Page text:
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going to be necessary. >> well, you have to wonder if there should be a policy review at this point. we're talking about a syria policy review. if as part of that review, why don't they have those sanctions teed up and ready to go for the escalation step that you have rather than kind of letting it happen and then trying to tee up until after the fact? >> well that, i think, would be ideal and that's certainly something we should be doing. with the cease-fire agreement, which is really a nongreagreeme there was hope that they were on a different pathway. europe was hoping that we would move in a direction of easing sanctions rather than adding sanctions. but what's taking place now is general breedlove has indicated there's movement in the opposite direction. the russians once again acting with belligerent and all of that is going to reawaken europe to
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the need not just to keep the sanctions that we have and not just to add new individuals but to broaden the base of the sanctions themselves. >> you're aware of the talk now of a review of syria policy and the idea of adding assad, to the target list so you're not just getting rid of isis but assad. is that something that the u.s. has the capability and commitment to do? it's already taken on a lot with isis, a war that we've been told will take years to accomplish that goal. how do you consider doing both things? you know, it seems like a very tall order. >> well, it is a very tall order and i think part of what make it is a tall order is if we expand the scope of not just going after isis but after the regime itself, it changes the nature of the envoeironment of iran. does iran become more hostile to us in iraq? does it release its ma lesh sild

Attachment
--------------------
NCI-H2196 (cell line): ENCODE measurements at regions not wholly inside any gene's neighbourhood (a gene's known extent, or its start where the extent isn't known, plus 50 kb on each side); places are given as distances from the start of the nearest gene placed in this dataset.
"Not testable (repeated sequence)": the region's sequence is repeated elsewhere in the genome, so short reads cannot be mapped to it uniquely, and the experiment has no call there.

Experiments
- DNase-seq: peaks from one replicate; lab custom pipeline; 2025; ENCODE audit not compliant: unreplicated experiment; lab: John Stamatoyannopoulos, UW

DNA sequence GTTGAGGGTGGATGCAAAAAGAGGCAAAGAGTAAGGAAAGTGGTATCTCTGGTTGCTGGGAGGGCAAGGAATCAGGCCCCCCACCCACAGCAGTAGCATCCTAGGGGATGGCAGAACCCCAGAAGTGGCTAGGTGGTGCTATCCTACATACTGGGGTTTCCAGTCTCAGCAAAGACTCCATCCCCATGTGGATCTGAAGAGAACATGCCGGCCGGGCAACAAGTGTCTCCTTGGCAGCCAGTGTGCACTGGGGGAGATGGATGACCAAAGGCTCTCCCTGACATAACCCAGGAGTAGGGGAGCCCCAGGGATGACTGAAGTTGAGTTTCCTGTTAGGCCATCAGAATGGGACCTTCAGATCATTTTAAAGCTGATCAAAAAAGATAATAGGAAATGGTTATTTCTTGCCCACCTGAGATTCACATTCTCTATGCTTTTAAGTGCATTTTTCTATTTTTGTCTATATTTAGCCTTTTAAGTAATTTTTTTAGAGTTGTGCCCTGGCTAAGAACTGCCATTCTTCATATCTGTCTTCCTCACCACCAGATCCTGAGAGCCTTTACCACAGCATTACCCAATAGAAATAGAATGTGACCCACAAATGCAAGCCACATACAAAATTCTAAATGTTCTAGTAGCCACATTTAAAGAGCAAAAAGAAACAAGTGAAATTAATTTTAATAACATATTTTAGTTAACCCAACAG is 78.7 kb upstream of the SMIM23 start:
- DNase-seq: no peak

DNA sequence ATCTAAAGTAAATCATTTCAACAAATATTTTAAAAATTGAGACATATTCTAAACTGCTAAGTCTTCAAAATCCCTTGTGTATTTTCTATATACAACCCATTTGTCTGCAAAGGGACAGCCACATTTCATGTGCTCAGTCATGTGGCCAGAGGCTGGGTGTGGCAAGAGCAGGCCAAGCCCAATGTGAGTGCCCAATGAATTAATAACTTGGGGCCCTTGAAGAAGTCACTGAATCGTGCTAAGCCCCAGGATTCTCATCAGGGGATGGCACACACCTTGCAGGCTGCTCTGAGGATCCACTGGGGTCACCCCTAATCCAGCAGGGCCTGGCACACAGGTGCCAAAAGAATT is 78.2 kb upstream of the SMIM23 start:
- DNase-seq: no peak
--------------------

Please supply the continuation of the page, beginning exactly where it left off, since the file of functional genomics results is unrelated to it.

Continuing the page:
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bomb us with ieds as they have in the past? a lot of repercussions with it but we're seeing the tensions and problems with the current policy when we've been undertaking the bombings of the khorasan group and that's alienated some of these so-called moderate forces that are wondering why we are going after the al nusra franchise that is effective at fighting against the regime. there are problems with the current strategy of only going after isis and i think that ought to get us to review whether we need to broaden public efforts to go after the regime. i do think one of the more promising things that we're doing is secretary kerry's efforts to find some consensus in the region with our both alleys and adversaries to phase out transition out bashar al assad because i think that's key to ending the civil war and ultimately ending the space that isis has to operate in. >> incredible to think we're, in effect, on the same side in iran
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in iraq against isis and on opposite sides in syria with bashar al assad. thank you very much, congressman adam schiff. a startling list of mistakes. a report on the secret service's response to a major white house security breach and the fallout right after this. ever since we launched snapshot, my life has been positively cray-cray. what's snapshot, you ask? only a revolutionary tool that can save you big-time. just plug it in, and the better you drive, the more cash you'll stash. switching to progressive can already save ye $500. snapshot could save ye even more. meat maiden! bringeth to me thine spiciest wings of buffalo. a woman who loves to share her passions. grandma! mary has atrial fibrillation, an irregular heartbeat not caused by a heart valve problem.
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welcome back to our viewers in the united states and around